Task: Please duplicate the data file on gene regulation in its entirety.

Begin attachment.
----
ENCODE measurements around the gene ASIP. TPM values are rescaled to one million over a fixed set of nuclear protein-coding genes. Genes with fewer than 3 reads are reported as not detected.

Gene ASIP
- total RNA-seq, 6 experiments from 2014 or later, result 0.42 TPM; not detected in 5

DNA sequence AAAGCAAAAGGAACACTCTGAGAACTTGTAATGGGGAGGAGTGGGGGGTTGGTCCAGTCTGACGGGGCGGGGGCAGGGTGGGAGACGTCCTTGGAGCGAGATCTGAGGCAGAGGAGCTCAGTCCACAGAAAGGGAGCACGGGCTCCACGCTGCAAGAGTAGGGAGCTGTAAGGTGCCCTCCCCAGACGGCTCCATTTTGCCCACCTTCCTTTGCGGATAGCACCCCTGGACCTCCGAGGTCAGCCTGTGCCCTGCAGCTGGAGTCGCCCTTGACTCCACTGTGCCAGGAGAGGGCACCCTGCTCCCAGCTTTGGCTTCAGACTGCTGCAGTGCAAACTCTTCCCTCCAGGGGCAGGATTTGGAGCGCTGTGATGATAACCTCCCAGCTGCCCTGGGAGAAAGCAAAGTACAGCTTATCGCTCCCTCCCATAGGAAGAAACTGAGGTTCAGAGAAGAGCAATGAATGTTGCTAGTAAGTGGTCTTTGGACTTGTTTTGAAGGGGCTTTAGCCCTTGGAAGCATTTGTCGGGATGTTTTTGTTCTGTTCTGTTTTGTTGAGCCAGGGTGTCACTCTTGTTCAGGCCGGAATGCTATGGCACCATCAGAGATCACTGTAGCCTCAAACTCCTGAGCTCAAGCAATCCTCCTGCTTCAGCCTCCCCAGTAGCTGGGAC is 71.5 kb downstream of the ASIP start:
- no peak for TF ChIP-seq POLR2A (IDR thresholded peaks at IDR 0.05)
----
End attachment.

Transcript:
ENCODE measurements around the gene ASIP. TPM values are rescaled to one million over a fixed set of nuclear protein-coding genes. Genes with fewer than 3 reads are reported as not detected.

Gene ASIP
- total RNA-seq, 6 experiments from 2014 or later, result 0.42 TPM; not detected in 5

DNA sequence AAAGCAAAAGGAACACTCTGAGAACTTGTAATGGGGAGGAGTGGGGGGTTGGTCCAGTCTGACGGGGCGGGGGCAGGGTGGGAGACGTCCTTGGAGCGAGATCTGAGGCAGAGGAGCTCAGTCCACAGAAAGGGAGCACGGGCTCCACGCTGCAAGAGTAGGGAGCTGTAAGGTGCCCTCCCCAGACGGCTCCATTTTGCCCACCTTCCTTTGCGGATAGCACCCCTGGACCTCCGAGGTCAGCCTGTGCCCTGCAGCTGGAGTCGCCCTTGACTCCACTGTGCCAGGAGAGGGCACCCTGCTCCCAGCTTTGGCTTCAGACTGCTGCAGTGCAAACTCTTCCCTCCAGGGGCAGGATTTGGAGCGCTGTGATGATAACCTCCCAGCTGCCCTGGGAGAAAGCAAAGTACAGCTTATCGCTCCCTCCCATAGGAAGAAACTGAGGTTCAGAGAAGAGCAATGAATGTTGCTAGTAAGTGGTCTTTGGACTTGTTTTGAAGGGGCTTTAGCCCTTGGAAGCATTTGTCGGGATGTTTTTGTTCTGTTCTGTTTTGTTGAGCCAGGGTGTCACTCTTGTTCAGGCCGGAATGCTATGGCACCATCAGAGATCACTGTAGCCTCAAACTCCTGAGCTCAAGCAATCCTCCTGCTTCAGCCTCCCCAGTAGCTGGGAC is 71.5 kb downstream of the ASIP start:
- no peak for TF ChIP-seq POLR2A (IDR thresholded peaks at IDR 0.05)